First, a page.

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VARIATIONS OF SHIPS' COMPASSES. Sir William Thomson communicates to the British Association for the Advancement of Science an investigation of the perturbations of the compass produced by the rolling of the ship-the so-called "heeling error” which has been studied by Airy and Smith. This heeling error may be defined as the angle between the directions for the ship upright and the ship inclined, the resultant of the horizontal magnetic forces of the earth and the ship at the position of the

compass -a definition that would be rigorous for a compass supported on a point in the ordinary manner, if this bear

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ing point were carried by the ship uniformly in a straight line, and is sufficiently approximate when the compass is placed in the ship's axis of rolling. The perturbation produced in the compass by this rolling will be solely that due to the variation of the horizontal component of the ship's magnetic force. Such a position of the compass would have one great advantage, viz., that the application of proper magnetic correctors adjusted by trial, to do away with the rolling error, would also perfectly correct the heeling error.–74, XLVIII., 364,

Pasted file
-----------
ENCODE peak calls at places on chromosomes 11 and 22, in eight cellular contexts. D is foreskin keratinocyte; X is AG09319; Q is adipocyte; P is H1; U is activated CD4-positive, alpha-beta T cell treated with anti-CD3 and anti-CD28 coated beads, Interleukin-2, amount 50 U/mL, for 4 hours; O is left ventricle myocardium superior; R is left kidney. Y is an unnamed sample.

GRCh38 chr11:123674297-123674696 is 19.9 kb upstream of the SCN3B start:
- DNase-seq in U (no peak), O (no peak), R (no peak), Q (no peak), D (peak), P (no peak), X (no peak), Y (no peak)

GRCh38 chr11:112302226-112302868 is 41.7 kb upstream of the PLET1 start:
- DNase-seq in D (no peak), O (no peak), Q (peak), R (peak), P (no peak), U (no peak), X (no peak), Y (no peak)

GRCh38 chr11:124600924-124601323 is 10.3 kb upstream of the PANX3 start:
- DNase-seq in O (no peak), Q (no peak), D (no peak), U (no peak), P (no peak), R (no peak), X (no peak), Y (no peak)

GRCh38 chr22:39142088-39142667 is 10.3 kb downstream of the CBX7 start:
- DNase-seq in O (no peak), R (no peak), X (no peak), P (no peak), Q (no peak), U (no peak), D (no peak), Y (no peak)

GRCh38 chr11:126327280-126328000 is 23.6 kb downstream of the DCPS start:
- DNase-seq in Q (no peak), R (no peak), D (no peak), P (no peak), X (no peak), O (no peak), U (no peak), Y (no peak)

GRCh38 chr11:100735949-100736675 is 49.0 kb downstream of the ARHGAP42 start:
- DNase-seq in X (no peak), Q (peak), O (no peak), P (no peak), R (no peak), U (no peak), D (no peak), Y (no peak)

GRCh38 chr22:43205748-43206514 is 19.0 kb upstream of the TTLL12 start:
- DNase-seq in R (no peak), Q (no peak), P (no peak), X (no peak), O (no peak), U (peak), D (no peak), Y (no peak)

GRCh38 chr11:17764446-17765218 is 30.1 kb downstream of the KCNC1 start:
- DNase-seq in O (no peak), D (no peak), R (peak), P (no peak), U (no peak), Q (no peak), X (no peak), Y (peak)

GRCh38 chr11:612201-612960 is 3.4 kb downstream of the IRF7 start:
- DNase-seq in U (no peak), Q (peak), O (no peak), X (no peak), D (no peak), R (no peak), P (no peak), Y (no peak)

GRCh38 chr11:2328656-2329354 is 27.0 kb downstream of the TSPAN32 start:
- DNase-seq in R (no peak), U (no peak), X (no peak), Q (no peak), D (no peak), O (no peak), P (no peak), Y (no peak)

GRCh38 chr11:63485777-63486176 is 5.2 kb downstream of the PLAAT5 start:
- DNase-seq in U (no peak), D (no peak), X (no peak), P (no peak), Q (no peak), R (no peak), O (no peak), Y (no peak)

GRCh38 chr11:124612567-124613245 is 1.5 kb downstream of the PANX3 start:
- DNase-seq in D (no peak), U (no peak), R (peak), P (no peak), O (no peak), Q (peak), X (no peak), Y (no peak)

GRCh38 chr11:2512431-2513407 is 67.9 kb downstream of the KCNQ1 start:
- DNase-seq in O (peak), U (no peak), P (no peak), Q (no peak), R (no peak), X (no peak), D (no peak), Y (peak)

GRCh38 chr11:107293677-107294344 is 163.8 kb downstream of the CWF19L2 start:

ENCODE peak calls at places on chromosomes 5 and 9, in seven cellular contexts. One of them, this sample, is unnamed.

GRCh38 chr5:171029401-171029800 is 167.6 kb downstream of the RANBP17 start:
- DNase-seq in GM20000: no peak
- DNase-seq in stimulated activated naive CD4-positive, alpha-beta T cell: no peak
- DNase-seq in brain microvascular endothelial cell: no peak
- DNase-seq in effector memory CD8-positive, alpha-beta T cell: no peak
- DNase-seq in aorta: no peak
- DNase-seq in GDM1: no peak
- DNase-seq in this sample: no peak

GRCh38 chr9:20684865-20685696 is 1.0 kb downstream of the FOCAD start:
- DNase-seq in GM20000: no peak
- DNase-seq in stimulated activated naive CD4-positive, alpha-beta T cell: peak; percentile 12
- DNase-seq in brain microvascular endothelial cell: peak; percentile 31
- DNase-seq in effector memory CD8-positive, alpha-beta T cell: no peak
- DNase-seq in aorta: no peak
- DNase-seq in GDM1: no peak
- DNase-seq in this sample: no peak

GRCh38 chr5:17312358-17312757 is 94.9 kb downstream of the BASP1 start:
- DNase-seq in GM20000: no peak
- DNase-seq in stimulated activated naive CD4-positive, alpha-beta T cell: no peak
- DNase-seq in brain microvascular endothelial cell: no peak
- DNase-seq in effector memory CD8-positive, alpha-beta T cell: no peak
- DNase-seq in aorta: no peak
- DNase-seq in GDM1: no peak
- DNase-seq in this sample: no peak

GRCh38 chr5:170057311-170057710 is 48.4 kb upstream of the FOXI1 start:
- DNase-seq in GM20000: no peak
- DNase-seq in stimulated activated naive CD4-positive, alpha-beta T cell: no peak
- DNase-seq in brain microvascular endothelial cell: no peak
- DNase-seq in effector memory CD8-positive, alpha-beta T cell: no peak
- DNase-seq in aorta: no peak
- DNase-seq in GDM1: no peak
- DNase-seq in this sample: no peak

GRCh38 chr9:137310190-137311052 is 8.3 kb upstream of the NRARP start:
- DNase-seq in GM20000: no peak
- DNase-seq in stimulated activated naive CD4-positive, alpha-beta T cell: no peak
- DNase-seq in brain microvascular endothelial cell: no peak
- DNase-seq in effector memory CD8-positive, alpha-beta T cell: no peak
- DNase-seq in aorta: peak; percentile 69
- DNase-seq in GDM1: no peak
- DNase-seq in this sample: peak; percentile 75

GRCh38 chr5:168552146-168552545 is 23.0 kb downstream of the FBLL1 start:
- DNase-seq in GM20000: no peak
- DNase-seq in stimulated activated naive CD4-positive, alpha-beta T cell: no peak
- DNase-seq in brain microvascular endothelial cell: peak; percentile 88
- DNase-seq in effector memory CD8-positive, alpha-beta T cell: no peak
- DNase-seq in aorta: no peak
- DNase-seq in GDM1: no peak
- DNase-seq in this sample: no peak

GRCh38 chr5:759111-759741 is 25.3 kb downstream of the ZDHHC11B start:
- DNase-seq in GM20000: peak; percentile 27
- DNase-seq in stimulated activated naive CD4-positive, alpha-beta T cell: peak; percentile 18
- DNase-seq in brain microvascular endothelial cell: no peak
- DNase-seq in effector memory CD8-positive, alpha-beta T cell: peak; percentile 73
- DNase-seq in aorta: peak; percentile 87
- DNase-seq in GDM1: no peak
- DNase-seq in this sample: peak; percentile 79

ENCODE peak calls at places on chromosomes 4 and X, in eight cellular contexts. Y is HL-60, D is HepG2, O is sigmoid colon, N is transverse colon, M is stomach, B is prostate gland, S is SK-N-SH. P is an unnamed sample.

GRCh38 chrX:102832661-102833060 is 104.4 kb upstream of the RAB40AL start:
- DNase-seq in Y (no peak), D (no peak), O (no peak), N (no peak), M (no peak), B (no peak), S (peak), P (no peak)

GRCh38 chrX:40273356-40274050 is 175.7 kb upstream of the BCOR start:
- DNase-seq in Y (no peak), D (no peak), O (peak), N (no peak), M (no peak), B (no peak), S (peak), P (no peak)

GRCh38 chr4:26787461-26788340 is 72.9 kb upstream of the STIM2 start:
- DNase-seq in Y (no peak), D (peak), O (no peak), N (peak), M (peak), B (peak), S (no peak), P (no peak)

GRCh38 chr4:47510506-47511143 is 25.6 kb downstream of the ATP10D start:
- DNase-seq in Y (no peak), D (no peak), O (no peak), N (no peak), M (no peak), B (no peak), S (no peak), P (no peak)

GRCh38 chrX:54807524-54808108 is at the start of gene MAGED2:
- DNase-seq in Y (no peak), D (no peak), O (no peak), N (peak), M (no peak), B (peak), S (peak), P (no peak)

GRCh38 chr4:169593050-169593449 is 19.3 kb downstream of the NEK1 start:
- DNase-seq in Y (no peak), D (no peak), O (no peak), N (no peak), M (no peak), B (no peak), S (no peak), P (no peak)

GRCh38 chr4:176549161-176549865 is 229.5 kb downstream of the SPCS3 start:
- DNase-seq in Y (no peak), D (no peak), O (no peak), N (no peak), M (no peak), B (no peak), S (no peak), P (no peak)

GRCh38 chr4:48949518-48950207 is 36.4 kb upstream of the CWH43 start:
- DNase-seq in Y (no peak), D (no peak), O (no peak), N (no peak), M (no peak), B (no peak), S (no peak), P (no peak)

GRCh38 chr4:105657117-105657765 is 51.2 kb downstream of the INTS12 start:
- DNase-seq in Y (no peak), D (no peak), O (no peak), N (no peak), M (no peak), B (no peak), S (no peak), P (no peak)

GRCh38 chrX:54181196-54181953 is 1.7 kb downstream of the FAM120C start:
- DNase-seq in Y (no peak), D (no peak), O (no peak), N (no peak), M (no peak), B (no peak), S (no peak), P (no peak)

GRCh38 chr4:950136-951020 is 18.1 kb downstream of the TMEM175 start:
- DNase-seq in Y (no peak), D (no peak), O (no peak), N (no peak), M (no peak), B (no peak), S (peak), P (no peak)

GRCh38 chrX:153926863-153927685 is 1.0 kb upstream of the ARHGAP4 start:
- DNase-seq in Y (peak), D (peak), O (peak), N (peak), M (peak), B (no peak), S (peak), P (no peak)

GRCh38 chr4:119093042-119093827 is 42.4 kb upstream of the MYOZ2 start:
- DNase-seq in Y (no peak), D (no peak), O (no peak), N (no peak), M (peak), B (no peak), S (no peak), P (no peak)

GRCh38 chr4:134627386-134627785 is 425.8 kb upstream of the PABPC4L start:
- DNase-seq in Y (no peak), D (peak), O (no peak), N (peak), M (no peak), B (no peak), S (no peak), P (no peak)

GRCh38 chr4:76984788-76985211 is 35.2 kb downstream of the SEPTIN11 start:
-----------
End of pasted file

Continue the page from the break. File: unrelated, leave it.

THE FORMATION OF MAGNETS BY ELECTROLYSIS. In a recent notice of the labors of Jacobi, Beetz considers the question of the formation of magnets by electrolysis. The latter states that on causing iron to be deposited by galvanic action in the interior of a coil, he subsequently found the iron to be magnetic. To secure this result his cathode was a plain metallic plate, opposed to a similar iron plate which acted as a node. An attempt by Jacobi to produce similar action seems to have failed, and the reason for its failure is explained by Beetz as resulting principally from the fact that the electrodes employed by Jacobi were of such a nature, and so arranged, that it was impossible to induce any magnetism in the iron deposited between them; in fact, the molecules of the latter were deposited in a magnetic shade so intense that less than 0.01 of the electro-motive force affected it.Poggendorf' Annalen, CLII., 486.